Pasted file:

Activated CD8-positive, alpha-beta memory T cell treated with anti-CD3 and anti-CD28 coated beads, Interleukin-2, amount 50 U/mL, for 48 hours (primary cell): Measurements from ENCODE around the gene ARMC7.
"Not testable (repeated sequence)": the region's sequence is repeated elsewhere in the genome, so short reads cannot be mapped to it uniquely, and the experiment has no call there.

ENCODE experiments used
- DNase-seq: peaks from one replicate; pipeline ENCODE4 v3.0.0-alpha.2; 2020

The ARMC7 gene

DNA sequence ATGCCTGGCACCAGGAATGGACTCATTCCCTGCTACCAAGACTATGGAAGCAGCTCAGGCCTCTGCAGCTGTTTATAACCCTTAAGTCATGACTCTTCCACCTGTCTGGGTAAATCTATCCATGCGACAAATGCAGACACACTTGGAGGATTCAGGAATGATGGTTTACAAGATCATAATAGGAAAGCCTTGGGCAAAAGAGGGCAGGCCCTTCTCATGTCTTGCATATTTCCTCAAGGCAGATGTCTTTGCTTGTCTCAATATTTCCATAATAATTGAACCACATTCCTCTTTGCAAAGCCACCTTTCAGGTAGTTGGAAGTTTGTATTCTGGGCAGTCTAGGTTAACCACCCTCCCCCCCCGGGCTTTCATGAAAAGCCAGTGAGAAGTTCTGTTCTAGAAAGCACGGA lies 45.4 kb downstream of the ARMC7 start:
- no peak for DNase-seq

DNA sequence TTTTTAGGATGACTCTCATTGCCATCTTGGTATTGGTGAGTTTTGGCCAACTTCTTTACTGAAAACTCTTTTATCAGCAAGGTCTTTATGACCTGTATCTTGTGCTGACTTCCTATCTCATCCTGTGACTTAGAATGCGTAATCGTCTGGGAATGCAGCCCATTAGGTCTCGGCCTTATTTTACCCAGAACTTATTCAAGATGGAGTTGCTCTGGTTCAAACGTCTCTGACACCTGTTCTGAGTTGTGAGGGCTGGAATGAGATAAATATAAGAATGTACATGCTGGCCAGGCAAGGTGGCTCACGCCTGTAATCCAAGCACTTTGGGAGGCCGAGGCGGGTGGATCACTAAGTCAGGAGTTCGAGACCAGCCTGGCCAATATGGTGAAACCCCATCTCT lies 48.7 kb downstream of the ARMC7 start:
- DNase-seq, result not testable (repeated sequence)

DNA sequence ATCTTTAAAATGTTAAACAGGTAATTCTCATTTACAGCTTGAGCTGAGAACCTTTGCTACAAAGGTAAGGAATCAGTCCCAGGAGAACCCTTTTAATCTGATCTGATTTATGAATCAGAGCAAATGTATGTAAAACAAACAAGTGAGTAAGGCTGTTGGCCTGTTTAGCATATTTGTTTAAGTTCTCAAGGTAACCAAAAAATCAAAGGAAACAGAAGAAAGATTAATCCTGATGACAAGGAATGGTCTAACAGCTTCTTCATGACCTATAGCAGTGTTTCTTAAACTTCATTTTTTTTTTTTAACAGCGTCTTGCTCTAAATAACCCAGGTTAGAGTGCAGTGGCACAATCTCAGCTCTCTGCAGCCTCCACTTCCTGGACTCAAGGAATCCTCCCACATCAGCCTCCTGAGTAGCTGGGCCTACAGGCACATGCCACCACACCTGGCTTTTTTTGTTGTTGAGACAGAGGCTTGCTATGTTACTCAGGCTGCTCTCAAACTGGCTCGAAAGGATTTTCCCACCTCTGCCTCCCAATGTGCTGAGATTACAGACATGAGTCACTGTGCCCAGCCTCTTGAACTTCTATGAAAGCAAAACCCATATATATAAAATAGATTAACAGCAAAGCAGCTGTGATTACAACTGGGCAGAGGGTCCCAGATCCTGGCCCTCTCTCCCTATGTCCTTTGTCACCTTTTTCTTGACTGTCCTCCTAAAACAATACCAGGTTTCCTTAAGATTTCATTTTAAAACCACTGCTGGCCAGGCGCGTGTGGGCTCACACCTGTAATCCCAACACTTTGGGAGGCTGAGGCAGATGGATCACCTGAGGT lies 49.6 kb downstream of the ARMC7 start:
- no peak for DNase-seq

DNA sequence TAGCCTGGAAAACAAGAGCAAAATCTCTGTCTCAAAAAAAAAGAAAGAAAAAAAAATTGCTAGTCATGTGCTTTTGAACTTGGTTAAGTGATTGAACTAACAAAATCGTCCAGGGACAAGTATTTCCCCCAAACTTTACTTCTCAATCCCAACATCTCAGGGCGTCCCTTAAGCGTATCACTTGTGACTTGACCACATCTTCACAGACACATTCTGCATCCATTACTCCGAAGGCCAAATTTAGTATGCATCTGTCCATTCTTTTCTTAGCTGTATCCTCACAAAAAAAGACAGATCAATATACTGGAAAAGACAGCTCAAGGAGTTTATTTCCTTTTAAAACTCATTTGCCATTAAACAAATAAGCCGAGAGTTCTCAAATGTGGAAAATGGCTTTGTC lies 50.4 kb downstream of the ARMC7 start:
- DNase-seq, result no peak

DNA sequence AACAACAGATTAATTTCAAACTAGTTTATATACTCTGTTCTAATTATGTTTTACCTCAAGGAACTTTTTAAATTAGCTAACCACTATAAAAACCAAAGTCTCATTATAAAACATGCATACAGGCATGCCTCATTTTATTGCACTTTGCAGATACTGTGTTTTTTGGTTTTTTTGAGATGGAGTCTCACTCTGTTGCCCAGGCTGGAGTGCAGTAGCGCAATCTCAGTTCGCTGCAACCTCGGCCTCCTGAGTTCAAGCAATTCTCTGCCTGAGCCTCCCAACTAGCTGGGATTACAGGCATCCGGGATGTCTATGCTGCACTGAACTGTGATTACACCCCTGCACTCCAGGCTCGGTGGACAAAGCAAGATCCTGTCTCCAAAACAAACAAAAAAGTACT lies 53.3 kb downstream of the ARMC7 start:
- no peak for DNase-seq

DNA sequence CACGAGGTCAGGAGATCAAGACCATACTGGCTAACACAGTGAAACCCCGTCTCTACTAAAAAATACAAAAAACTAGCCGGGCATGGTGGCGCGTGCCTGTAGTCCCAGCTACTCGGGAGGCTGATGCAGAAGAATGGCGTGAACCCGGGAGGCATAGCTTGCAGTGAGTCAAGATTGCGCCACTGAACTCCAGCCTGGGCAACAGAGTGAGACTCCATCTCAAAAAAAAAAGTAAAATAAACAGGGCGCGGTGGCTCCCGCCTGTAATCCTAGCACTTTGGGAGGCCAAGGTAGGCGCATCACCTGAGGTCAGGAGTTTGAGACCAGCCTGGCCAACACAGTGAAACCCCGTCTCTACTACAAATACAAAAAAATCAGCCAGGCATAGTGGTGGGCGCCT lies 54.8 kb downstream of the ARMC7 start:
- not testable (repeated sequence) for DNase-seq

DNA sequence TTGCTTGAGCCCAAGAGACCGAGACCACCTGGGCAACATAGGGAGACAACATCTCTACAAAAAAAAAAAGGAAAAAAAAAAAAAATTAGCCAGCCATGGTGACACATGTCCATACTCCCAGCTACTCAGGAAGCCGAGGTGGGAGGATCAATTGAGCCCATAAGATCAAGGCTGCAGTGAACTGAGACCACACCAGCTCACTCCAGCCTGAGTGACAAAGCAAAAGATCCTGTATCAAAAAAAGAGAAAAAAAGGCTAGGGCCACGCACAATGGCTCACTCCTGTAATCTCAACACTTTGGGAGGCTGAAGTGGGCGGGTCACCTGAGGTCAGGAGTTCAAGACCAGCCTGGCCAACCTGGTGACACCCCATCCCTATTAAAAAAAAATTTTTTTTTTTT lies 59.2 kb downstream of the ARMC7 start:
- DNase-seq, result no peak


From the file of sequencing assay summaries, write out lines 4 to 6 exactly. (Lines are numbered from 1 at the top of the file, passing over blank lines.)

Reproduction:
- DNase-seq: peaks from one replicate; pipeline ENCODE4 v3.0.0-alpha.2; 2020

The ARMC7 gene

DNA sequence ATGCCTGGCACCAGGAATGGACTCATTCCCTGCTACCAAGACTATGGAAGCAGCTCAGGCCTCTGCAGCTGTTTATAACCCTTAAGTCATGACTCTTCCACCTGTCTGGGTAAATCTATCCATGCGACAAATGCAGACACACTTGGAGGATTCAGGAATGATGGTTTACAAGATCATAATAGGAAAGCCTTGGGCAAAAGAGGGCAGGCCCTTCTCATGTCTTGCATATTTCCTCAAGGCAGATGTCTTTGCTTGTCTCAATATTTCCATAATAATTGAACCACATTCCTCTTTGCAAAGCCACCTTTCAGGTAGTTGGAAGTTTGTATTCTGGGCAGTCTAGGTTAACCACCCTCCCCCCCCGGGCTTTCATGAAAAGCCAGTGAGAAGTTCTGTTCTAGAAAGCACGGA lies 45.4 kb downstream of the ARMC7 start: